Friday, January 1, 2016

Paul Dano as Pierre: ‘War and Peace’ Character of the Day


One of the next arrivals was a stout,heavily built young man with close-cropped hair, spectacles,the light-colored breeches fashionable 
at that time, a very high ruffle, 
and a brown dress coat. 
This stout young man was an illegitimate son of Count Bezhkhove, a well-known grandee 
of Catherine’s time who now lay dying in Moscow.” 
                                                           page 14, War and Peace

That physical description of Pierre, in stark contrast to the longer, leaner image I hold in my head of Paul Dano initially threw me off. While I’m trying to divorce the actors from my mind as I read War and Peace, it’s not easy. And while Lily James fits the part of the impassioned Natasha—except for her hair and eye color—and James Norton is the handsome brooding prince, Paul Dano doesn’t encompass the kind of big, socially clumsy, bear of a man Pierre represents to my way of thinking. Although it’s clear from the BBC image, Dano gained weight and softened up for the role, beginning to look as I imagine Pierre. 


According to the Guardian, the physical aspect is one of the ways of approaching a role that Dano most relishes. 

“It’s always a super-fun part. The question is: where is the energy in this person? Some characters lead from their chest or their head more, or their dick more, or whatever. It might not be something huge and noticeable.”

Dano, who read the classic novel prior to accepting the part, knows Pierre is “meant to be a bigger person than I am.” Smartly, the actor ‘thought long about what type of gaucheness he was trying to embody.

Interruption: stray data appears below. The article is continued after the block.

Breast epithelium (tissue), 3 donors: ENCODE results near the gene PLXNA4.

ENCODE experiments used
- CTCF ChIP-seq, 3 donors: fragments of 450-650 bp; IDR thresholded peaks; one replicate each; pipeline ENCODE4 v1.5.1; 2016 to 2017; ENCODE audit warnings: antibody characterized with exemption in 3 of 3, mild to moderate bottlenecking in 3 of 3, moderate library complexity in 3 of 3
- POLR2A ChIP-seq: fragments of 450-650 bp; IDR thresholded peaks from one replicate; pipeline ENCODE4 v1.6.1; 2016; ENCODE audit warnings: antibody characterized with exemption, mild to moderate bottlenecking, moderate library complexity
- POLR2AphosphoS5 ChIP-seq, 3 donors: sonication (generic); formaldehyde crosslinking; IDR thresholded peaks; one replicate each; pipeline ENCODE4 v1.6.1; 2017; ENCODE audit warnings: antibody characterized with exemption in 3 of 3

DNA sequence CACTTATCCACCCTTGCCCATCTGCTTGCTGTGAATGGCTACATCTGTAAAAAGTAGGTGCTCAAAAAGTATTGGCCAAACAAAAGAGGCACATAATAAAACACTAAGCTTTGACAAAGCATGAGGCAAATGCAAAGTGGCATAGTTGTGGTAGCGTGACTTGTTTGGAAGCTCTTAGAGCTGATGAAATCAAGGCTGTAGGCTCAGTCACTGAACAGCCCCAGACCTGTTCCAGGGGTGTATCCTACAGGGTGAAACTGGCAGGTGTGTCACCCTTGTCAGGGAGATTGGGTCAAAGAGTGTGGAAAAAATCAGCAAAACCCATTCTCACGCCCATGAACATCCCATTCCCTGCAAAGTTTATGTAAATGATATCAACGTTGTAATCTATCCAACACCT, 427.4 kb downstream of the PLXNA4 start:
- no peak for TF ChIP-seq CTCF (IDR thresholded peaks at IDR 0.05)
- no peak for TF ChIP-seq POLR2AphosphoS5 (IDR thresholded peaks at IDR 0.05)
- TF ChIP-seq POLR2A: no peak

“I’m more the kind of person who thinks about the room I’m walking into before I do,” he says. “I think [Pierre] walks into the room and realises he’s there, which is kind of awkward at a high society party. He’s not innocent or childlike, but he’s less calculating than the people around him. That openness is what makes him different. It’s a beautiful quality.” 

That openness is what frightens Anna Pavlovna (Gillian Anderson) about him! Who knows what impolitically correct thing he may say next?


Anna Pavlovna greeted him with the nod she accorded to the lowest hierarchy in her drawing room. But in spite of this lowest-grade greeting, a look of anxiety and fear, as at the sight of something too large and unsuited to the place, came over her face when she saw Pierre enter. Though he was certainly rather bigger than the other men in the room, her anxiety could only have been reference to the clever though shy, but observant and natural, expression which distinguished him from everyone else in that drawing room.
page 14, War and Peace 

For more on the enigmatic Paul Dano, check out The Guardian’s full article.

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